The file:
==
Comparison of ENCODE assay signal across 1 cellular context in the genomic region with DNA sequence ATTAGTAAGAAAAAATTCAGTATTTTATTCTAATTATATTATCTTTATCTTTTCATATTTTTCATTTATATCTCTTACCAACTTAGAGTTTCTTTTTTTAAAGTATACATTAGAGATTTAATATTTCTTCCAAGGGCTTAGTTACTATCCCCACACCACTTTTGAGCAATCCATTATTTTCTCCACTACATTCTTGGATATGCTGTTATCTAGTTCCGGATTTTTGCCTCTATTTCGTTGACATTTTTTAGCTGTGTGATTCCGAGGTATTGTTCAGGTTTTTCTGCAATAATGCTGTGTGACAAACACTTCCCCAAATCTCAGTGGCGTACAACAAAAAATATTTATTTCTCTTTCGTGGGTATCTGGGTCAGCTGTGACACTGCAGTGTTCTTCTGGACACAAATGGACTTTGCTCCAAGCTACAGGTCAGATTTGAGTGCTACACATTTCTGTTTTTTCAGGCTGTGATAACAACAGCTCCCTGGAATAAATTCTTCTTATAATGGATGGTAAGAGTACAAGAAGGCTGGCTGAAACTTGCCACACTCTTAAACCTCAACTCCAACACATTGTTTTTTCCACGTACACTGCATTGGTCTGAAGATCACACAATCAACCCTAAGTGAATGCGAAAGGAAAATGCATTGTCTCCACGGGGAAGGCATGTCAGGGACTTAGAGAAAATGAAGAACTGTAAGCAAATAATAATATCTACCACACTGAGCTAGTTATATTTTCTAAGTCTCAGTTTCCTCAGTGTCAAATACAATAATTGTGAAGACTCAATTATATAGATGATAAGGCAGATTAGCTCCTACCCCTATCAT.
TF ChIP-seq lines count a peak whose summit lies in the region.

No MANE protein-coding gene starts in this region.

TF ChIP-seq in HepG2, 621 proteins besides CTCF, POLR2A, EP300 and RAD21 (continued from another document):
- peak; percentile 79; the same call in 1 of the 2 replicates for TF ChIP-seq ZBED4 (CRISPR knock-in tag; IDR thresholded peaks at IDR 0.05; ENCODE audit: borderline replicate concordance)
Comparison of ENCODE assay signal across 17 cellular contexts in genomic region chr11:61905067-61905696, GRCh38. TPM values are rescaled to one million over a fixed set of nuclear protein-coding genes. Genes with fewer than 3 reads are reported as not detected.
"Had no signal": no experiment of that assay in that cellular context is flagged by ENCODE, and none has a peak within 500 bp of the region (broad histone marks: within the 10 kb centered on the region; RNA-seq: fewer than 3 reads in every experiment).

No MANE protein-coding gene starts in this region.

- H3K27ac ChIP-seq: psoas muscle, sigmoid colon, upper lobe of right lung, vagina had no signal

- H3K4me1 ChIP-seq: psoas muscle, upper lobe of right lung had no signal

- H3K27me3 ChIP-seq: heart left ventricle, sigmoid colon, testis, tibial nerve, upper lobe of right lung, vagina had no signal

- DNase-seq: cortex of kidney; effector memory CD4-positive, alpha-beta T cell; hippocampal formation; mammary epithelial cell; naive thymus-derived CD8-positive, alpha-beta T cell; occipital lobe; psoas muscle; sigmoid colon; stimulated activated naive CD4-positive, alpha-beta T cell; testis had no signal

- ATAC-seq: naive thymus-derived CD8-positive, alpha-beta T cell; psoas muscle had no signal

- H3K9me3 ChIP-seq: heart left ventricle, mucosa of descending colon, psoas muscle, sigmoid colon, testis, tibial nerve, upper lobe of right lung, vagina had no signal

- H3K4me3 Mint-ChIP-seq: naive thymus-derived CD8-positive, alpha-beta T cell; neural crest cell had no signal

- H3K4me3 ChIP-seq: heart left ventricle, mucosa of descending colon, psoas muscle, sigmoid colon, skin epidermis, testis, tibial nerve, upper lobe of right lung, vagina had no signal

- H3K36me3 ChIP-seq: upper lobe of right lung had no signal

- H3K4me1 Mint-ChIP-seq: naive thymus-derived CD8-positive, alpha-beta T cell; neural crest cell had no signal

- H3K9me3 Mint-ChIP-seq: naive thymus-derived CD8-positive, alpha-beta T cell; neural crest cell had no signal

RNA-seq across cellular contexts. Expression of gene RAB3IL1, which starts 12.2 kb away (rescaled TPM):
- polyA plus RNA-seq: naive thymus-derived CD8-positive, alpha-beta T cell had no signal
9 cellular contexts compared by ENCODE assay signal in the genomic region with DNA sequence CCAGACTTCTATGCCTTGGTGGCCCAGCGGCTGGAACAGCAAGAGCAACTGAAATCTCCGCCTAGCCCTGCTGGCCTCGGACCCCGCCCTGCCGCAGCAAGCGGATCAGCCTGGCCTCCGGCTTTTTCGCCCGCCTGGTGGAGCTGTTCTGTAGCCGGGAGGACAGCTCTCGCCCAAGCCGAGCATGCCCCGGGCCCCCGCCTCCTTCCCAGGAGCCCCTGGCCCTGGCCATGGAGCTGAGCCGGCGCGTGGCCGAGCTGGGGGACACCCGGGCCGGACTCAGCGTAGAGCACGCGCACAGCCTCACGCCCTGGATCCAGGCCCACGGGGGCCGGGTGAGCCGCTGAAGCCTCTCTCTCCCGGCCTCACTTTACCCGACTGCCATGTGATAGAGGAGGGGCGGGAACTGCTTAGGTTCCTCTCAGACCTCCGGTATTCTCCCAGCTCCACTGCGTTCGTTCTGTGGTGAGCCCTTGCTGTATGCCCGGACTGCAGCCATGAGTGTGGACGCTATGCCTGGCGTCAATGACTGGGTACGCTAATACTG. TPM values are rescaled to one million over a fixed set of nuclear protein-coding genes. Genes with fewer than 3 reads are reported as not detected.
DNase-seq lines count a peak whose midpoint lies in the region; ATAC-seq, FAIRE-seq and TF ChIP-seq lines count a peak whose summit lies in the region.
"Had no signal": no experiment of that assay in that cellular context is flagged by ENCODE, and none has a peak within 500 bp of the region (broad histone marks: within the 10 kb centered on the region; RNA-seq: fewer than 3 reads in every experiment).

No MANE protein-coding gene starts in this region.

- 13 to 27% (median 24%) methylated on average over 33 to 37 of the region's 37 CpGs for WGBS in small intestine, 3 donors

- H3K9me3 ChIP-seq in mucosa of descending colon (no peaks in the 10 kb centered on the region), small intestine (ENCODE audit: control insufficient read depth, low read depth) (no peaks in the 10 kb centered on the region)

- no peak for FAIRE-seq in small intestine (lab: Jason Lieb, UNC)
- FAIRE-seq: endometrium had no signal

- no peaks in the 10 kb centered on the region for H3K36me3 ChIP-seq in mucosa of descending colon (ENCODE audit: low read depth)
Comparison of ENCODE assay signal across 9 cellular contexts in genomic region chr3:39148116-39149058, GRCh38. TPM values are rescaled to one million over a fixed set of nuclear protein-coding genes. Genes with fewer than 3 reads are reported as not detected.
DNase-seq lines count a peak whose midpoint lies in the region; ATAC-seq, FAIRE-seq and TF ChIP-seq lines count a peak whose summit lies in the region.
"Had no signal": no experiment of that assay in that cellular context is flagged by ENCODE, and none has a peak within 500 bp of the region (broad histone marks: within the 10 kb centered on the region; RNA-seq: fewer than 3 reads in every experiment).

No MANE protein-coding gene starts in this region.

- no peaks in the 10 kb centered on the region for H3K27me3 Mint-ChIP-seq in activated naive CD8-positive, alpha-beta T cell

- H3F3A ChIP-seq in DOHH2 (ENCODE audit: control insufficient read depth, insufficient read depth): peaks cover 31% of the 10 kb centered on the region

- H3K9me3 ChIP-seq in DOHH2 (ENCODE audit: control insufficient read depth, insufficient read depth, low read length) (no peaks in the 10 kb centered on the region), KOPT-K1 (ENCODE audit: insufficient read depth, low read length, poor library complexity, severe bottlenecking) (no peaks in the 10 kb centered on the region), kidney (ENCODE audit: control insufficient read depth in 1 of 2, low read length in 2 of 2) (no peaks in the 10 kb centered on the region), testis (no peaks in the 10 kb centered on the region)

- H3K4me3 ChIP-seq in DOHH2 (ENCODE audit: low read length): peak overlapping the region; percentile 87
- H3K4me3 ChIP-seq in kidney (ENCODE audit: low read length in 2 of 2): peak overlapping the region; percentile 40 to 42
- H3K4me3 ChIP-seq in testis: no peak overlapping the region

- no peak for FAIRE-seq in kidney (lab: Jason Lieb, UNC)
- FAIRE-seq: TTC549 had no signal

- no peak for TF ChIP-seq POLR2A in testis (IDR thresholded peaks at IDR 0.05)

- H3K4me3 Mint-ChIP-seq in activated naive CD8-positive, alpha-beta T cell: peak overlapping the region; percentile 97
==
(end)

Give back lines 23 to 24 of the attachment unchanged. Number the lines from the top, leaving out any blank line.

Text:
DNase-seq lines count a peak whose midpoint lies in the region; ATAC-seq, FAIRE-seq and TF ChIP-seq lines count a peak whose summit lies in the region.
"Had no signal": no experiment of that assay in that cellular context is flagged by ENCODE, and none has a peak within 500 bp of the region (broad histone marks: within the 10 kb centered on the region; RNA-seq: fewer than 3 reads in every experiment).